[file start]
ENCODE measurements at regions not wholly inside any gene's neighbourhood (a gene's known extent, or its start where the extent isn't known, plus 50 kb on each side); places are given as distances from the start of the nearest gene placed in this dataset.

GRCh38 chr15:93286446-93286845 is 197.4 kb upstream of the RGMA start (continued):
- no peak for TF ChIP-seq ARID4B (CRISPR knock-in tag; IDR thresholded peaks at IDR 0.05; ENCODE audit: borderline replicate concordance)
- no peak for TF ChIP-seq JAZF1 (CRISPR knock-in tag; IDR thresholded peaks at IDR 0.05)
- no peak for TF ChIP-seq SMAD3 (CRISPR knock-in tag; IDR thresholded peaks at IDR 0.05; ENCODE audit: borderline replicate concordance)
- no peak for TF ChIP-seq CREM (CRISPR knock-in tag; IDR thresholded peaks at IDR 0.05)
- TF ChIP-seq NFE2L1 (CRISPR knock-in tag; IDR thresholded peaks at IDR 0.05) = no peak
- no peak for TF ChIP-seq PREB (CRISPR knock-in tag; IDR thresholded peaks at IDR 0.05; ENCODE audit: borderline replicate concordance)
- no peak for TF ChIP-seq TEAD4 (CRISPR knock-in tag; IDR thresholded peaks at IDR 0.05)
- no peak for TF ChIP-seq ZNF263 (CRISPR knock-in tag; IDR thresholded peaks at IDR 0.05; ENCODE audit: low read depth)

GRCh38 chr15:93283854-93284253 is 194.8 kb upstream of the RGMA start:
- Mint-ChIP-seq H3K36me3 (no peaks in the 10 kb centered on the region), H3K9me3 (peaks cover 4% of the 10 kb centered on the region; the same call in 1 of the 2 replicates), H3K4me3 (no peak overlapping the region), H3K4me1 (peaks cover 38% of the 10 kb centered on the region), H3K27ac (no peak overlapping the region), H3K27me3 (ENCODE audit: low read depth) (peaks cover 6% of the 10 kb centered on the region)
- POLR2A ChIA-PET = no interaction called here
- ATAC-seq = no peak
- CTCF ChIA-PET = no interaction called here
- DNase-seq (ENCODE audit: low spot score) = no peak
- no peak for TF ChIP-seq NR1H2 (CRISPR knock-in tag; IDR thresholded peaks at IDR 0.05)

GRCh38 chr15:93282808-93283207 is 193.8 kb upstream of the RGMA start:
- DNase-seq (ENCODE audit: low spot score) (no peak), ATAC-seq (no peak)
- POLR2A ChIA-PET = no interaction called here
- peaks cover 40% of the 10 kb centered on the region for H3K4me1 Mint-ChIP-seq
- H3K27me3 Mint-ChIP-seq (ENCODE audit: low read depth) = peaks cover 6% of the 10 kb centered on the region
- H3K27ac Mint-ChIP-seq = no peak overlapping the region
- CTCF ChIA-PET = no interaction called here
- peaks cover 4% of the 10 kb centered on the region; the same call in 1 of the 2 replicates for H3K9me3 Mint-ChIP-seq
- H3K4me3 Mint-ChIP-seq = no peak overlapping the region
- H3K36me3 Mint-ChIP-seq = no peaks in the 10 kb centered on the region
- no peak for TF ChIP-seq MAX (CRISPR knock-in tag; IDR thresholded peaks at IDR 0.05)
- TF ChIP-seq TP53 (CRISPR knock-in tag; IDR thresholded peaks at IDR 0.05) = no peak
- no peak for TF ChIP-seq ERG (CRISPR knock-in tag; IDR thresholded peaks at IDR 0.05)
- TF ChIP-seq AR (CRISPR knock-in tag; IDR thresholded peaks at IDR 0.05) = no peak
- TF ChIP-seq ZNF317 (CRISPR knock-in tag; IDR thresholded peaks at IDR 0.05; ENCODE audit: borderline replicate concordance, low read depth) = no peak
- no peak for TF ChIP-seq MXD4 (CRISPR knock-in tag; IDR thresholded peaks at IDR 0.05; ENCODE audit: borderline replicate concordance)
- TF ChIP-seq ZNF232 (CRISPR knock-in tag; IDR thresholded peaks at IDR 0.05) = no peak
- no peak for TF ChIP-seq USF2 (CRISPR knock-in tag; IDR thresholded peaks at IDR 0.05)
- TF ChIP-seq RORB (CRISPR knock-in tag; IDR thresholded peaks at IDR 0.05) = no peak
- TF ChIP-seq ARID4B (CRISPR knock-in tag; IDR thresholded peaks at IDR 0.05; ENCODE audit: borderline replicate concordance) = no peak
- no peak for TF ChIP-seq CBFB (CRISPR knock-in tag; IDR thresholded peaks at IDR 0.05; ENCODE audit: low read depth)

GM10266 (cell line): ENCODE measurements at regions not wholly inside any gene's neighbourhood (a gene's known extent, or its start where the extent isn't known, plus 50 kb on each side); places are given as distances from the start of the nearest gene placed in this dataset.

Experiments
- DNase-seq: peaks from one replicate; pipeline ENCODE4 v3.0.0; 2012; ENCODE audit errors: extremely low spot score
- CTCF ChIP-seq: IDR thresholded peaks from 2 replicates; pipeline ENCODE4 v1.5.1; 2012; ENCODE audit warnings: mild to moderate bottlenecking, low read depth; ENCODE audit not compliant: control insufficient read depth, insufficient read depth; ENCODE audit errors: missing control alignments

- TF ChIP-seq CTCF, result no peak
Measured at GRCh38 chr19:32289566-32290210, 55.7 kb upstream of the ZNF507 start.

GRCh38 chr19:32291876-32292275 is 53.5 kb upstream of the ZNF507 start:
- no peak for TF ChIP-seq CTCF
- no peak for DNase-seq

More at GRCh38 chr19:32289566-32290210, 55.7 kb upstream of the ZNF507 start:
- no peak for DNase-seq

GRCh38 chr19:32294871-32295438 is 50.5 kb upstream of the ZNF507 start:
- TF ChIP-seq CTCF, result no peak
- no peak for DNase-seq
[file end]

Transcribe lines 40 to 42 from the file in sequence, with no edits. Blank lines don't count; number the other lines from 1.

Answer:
Experiments
- DNase-seq: peaks from one replicate; pipeline ENCODE4 v3.0.0; 2012; ENCODE audit errors: extremely low spot score
- CTCF ChIP-seq: IDR thresholded peaks from 2 replicates; pipeline ENCODE4 v1.5.1; 2012; ENCODE audit warnings: mild to moderate bottlenecking, low read depth; ENCODE audit not compliant: control insufficient read depth, insufficient read depth; ENCODE audit errors: missing control alignments